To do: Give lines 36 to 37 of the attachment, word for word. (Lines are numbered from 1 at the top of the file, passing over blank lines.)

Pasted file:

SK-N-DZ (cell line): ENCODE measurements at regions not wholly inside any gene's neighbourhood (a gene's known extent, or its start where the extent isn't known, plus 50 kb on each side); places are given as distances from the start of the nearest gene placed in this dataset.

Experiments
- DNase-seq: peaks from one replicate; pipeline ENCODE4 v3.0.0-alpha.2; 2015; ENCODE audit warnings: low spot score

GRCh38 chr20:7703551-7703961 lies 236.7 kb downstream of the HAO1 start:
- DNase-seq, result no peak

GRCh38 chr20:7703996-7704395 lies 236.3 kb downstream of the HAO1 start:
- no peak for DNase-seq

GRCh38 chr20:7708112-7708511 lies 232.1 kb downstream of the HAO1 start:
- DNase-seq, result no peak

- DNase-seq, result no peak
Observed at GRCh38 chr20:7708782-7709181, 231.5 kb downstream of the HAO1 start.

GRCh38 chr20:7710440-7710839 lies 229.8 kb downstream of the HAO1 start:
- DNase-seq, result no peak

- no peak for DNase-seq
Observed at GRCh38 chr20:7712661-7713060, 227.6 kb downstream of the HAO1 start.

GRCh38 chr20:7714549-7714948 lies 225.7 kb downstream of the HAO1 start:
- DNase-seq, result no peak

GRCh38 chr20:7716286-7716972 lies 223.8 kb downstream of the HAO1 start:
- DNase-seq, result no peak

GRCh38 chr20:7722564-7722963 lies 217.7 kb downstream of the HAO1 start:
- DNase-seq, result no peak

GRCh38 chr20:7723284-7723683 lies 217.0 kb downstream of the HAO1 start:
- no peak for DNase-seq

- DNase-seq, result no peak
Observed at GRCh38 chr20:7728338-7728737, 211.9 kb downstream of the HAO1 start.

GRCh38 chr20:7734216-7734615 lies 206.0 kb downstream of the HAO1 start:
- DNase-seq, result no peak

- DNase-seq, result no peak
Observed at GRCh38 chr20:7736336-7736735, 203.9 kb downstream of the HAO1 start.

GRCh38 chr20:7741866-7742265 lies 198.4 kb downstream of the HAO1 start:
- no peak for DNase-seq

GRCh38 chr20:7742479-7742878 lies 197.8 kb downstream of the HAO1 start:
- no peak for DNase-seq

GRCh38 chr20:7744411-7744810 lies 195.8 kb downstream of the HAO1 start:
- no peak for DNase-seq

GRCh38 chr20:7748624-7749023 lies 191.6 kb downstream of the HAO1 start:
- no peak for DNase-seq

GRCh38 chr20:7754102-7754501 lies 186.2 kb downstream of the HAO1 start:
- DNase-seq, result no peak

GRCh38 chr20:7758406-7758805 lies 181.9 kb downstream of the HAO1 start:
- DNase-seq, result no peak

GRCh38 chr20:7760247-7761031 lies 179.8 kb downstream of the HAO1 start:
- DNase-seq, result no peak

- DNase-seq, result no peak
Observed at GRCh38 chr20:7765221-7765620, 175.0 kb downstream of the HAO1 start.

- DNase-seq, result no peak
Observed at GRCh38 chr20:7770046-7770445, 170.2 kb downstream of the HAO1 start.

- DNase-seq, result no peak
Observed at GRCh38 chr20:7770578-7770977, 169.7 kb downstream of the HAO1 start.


GRCh38 chr20:7748624-7749023 lies 191.6 kb downstream of the HAO1 start:
- no peak for DNase-seq